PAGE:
. One of the things that I did was - a lot of that literature I would be responsible for distributing. My brother with whom I attended school had a record shop, many people came to the shop and I would have political discussions with people and try to suss out whether they were all right or not and I would then distribute this literature, all of which was banned. I must say I had a good feel for people, I would discuss with them, and when I sold them a record or something I would slip some of the pamphlets and things into the sleeves of the records and invariably they came back for more and sometimes they'd say, "Can't you get a whole lot more?" because they would, in turn, distribute this. And all of the clientele were people who went back into the townships, into Soweto and things so that became an excellent conduit for us to also pass literature around and things like that.

. Through all those years we would go out on poster campaigns, we would organise political meetings and things like that, many of which were banned.

POM. Were you working now?

AI. Yes, well initially I worked with my brother in the record shop and then in 1975 I started working at a chemical firm that made epoxies and polyurethane, cable jointing materials and paints and things like that and because of my science background I think that was something which served me well also in my later years in the liberation forces. From 1974 when I came back from university I was working and in the evening we would also be involved with the HRC and we used to go to the Naidoo family home in Rocky Street in Johannesburg all the time. In fact every weekend we spent there.

POM. That's interesting because Mac used to board with them a decade earlier and distribute literature.

AI. Yes. Mac came out of prison on 1976. I'd known of Mac and we often talked, because Indres who had been on Robben Island often relayed the stories about Robben Island, what was going on there and we used to spend time talking until the wee hours of the morning about Robben Island, about the struggle, what was going on, and also be involved in the poster campaigns and things. I recall one night we were out on a poster campaign, putting up posters around the city, we'd glue these things and paste them all around the city and I came home at about 2.30 or so in the morning and my father was awake and he called me, so I was trying to dodge him because my hands were full of glue and I was trying to get into the backyard where we lived to go and wash my hands and he says, "Come here, I can see what you've been up to. You're going to end up in Robben Island if you continue the way you're going. You chaps think you're too smart but you've got to be very careful about what you're doing." He also spoke to me at the time and he said to me in those years already, "You know, you need to think about … when you will realise that weapons and violence will come to naught."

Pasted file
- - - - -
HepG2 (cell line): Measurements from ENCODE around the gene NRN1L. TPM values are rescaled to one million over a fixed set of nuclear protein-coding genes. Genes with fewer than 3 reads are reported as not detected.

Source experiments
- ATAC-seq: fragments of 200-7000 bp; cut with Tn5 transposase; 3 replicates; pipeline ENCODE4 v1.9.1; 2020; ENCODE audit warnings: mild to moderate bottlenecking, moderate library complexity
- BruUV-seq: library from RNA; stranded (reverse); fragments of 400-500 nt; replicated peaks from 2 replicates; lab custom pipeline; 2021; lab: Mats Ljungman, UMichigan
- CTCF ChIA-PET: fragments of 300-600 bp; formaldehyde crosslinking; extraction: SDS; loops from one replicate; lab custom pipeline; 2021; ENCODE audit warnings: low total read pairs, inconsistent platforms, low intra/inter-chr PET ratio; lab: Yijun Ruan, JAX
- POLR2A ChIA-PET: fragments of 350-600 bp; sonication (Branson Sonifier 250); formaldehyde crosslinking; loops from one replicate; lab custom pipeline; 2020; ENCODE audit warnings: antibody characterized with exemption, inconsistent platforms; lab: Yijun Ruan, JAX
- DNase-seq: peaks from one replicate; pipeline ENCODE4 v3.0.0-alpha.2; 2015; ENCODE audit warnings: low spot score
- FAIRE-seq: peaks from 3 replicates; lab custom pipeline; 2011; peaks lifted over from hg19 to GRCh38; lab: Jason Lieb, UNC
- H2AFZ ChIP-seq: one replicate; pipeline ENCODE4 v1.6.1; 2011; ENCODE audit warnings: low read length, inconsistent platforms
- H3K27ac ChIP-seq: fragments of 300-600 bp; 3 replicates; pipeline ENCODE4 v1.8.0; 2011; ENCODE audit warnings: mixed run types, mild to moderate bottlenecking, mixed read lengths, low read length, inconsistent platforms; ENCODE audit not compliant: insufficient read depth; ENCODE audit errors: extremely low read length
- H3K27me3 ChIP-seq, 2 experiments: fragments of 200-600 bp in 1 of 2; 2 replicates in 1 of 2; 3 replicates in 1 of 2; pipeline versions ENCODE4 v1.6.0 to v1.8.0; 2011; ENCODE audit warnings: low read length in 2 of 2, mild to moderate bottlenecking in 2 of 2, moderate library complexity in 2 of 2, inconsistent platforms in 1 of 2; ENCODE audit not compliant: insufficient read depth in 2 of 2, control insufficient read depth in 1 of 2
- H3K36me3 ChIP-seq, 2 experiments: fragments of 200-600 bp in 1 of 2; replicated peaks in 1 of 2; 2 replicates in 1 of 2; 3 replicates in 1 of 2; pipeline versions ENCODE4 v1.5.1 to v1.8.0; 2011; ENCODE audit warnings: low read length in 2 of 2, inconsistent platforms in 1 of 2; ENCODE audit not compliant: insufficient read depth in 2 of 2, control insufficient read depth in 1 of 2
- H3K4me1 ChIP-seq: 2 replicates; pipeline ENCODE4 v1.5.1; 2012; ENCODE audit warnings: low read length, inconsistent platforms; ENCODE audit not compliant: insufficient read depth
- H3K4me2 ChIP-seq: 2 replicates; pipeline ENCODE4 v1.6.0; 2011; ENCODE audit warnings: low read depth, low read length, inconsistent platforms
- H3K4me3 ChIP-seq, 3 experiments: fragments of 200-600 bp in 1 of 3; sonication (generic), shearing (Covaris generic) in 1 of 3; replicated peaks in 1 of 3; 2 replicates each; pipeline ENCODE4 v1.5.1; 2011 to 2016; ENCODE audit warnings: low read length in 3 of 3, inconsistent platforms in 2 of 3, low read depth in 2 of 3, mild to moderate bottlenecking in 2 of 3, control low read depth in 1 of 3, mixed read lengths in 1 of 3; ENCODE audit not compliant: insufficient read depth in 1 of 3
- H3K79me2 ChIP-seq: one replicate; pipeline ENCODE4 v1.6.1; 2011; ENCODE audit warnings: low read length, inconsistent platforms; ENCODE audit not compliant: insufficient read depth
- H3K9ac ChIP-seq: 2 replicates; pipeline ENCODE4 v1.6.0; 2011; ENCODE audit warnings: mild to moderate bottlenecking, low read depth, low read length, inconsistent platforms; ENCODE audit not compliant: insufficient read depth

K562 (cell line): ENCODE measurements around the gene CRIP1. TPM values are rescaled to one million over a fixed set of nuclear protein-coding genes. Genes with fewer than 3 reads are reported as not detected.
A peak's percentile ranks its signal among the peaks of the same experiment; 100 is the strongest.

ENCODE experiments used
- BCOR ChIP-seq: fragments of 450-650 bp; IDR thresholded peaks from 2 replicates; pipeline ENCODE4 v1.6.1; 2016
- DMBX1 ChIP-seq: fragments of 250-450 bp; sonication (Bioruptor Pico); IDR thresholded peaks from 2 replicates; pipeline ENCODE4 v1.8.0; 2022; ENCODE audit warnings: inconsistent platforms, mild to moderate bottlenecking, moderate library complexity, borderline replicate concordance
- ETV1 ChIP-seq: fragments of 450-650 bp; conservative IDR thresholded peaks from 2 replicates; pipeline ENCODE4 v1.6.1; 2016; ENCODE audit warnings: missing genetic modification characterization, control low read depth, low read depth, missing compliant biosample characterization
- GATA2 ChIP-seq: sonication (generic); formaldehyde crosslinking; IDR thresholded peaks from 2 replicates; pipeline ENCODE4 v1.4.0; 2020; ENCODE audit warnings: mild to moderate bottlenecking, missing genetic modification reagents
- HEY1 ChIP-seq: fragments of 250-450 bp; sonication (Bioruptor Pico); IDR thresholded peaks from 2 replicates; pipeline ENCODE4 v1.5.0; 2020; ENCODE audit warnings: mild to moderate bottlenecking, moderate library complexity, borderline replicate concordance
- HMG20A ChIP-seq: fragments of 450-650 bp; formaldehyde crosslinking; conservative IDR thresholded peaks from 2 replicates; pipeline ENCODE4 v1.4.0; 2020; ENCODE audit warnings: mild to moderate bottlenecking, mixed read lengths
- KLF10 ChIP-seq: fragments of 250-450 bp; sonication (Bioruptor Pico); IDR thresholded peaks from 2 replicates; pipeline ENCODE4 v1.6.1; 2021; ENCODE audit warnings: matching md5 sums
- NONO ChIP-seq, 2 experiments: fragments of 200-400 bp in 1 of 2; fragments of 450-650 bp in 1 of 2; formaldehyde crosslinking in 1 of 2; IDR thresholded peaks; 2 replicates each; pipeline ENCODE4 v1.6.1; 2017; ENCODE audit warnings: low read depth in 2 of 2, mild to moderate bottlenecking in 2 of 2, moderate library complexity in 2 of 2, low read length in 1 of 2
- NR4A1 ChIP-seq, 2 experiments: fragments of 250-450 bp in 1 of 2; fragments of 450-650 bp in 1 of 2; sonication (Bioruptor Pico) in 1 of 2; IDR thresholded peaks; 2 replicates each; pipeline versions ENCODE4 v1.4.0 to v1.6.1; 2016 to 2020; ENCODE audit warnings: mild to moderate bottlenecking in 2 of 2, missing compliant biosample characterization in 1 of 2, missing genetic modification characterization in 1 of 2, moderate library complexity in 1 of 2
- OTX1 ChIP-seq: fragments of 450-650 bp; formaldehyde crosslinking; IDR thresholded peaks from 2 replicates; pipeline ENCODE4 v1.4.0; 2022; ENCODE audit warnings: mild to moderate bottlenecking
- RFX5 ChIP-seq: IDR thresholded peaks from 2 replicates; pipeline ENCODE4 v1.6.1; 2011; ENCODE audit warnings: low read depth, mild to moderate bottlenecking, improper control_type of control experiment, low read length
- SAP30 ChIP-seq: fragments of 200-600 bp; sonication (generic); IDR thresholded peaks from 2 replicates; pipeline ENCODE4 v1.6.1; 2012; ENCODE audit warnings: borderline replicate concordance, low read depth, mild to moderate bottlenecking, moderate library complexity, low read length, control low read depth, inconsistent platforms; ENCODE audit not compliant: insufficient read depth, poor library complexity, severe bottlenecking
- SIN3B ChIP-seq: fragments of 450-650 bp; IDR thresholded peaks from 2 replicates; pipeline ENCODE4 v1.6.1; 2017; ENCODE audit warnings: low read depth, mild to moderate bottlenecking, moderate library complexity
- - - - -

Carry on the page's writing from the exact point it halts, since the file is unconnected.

. But of course we were young and I would just say to you that by the time I was in Standard 8 I had read all the books of Che Guavara, Fidel – in fact there was a book that I got from the Johannesburg Central Library at the time which was not on the shelf but we would often go through the index cards and I spotted that there was a book called The Military Art of People's War and they had it but it was in a separate section of the library which shouldn't have been put on public display. It wasn't a public display and all I did was I went to the librarian and said, "Can I get this book?" And she wasn't very bright, she got it out and gave it to me. So I was able to read that which I got from the central library. We had read all the books Time Longer than … by AD Roux(?) and various others. Oh, I must say to you, even in Durban there was this bookshop in Grey Street that we used to go to which often sold a lot of banned literature, political literature and things and in Johannesburg.

. By the way, also the other person that was on the HRC was Rokaya Saloojee, the wife of Babla Saloojee who had been killed in the late sixties. I don't know if you've come across the name Babla Saloojee? He was also one of the underground operatives of MK at the time.

. From my involvement in those days, we're talking the years 1974/75, in fact on December 10th 1974 because of my political work I had gone to town and we were distributing literature and things like that, meeting in Fox Street in Johannesburg, and after that meeting which finished at about four or thereabouts, or maybe a bit earlier, I was walking back to my brother's shop where I was assisting him in this record shop and I was with Yunus Mohammed at the time and it was the police, Security Police –

POM. Plain clothes?

AI. Plain clothes. So this chap says to me, "What's your name?" So I looked, he was tall, I said, "Why do you want to know my name?" So the chap says, "Hey, he's hardegat", it means you're one of those difficult chaps. So I said, "Well who are you, what do you want?" He said, "Oh, OK", and drove me off to John Vorster Square where they took me up to the 10th floor, beat me up, pushed me to the window and said, "Ja, you coolies like to jump, why don't you go and jump like Timol, like your friend Timol? Go and jump." And he was pushing me. He beat me up quite badly, I was bleeding from my ear. I think he cracked a few ribs and things and that day, 10 December 1974, was the day which to me was a critical turning point in my life. My earlier years of political work, political discussions and things often with friends and political activists, we often talked about and said we would go for the armed struggle. That day I didn't go to the meeting, we were supposed to have had an HRC meeting, I wanted to be on my own, and I sat back and I thought this through and I thought either I'm going to be cowed by what was happening or I was going to continue with the armed struggle. I made up my mind that day – because often we said we'd go when the time is right. So that day I made up my mind I would not be cowed, I would go forward.